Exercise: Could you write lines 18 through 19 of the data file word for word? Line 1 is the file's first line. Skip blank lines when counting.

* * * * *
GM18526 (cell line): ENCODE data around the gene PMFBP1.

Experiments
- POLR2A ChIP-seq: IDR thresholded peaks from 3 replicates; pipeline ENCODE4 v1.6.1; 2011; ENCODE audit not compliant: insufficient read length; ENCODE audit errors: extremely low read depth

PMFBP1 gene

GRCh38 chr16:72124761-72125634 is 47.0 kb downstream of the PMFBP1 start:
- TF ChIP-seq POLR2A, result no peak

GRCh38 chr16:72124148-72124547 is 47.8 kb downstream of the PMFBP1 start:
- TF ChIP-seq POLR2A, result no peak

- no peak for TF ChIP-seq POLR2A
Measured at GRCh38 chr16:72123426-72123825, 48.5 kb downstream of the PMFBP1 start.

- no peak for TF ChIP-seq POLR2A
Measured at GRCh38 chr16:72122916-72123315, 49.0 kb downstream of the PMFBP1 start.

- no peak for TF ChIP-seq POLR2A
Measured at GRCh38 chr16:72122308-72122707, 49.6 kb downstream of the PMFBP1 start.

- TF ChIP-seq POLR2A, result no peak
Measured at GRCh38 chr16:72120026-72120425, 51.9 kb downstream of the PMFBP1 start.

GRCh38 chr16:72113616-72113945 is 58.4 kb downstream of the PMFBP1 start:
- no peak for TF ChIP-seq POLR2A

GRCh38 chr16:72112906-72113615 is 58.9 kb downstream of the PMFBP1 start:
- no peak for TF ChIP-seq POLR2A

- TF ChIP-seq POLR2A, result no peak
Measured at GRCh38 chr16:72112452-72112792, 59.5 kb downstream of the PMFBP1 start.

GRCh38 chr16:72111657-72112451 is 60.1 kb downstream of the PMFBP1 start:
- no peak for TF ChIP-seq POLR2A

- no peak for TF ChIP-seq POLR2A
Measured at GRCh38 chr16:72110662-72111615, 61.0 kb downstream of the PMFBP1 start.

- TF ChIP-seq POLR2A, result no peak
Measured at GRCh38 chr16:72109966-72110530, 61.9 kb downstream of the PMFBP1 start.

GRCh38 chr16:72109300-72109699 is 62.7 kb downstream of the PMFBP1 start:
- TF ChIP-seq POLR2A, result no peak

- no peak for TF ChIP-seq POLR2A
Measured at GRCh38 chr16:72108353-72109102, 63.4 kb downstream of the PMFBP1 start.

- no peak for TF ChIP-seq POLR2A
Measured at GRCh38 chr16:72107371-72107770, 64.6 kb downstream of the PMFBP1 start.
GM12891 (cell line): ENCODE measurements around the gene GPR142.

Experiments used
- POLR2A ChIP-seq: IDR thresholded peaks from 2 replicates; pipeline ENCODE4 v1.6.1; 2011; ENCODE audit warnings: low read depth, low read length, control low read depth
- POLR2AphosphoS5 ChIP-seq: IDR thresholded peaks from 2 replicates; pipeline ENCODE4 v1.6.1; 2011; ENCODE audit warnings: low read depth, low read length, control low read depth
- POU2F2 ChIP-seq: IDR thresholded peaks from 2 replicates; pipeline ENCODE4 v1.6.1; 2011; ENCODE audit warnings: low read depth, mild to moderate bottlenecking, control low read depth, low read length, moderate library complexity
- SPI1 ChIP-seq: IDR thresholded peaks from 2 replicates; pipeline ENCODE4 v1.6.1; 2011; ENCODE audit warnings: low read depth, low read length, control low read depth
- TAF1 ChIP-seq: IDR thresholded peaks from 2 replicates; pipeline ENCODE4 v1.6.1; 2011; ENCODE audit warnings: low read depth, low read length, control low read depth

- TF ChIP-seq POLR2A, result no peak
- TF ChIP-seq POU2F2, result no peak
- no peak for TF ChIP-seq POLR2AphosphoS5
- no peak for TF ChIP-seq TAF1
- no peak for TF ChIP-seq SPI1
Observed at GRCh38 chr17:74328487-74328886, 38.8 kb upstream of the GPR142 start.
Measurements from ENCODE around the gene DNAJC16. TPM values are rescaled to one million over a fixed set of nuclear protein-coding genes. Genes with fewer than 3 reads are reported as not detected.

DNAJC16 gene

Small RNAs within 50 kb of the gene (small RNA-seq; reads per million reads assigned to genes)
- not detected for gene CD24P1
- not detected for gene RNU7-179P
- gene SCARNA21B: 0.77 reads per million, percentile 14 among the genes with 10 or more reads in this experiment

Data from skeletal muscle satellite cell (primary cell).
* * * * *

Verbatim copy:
- no peak for TF ChIP-seq POLR2A

GRCh38 chr16:72112906-72113615 is 58.9 kb downstream of the PMFBP1 start: